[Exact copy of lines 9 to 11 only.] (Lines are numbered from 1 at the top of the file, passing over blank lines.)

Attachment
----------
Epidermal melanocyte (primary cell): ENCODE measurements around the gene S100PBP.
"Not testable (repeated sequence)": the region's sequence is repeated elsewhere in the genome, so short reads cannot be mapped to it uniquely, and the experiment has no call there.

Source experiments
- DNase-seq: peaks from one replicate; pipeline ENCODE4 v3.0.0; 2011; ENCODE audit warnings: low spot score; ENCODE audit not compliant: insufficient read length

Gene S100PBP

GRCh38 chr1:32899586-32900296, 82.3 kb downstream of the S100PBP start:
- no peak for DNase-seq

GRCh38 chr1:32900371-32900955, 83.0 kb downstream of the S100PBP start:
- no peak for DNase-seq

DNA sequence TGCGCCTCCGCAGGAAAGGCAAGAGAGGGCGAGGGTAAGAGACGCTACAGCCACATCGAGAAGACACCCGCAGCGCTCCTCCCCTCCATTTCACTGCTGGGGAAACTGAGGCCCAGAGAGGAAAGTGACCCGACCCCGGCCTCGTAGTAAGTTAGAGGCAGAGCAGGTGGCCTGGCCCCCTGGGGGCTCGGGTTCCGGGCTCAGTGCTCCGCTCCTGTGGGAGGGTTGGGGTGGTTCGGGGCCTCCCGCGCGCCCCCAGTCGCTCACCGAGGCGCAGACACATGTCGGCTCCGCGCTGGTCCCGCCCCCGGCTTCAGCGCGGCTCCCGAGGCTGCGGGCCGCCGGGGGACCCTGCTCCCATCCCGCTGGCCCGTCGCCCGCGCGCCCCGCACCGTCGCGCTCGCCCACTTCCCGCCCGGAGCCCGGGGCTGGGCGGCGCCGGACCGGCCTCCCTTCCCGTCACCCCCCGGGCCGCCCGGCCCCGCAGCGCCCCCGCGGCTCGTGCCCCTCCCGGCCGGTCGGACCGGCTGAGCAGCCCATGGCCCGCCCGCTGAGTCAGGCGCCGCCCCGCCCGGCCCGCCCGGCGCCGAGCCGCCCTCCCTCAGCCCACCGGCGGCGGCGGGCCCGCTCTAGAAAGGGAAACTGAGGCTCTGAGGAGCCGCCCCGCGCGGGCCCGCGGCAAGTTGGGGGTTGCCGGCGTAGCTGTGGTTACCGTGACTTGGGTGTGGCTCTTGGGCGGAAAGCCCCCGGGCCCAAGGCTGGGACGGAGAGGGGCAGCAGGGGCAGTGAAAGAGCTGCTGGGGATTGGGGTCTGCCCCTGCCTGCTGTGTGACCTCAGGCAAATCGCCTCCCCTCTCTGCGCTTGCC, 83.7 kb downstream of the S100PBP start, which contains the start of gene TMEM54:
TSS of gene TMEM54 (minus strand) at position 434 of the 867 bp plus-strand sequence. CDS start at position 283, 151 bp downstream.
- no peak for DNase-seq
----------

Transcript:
- no peak for DNase-seq

DNA sequence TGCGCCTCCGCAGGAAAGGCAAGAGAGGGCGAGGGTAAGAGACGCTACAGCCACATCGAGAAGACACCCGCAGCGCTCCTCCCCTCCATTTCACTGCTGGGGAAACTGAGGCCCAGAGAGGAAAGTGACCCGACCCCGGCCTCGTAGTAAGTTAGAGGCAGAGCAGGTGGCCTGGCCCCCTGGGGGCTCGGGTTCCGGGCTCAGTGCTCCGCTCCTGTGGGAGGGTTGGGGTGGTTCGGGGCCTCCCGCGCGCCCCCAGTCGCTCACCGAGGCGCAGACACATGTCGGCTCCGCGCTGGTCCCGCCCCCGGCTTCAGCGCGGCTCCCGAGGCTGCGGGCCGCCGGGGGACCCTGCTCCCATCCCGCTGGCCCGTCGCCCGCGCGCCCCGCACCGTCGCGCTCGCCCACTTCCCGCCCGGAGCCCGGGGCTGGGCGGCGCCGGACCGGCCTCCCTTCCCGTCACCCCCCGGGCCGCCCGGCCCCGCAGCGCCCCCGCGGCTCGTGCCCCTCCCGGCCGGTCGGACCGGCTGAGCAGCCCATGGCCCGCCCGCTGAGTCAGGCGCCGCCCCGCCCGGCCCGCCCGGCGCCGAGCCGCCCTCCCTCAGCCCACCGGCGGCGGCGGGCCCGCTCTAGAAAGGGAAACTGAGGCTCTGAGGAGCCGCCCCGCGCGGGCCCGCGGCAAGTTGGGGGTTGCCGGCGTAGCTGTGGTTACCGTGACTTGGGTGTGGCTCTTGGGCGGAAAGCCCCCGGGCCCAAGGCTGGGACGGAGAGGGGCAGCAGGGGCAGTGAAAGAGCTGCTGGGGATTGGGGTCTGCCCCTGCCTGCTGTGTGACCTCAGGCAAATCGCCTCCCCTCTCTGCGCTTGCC, 83.7 kb downstream of the S100PBP start, which contains the start of gene TMEM54:
TSS of gene TMEM54 (minus strand) at position 434 of the 867 bp plus-strand sequence. CDS start at position 283, 151 bp downstream.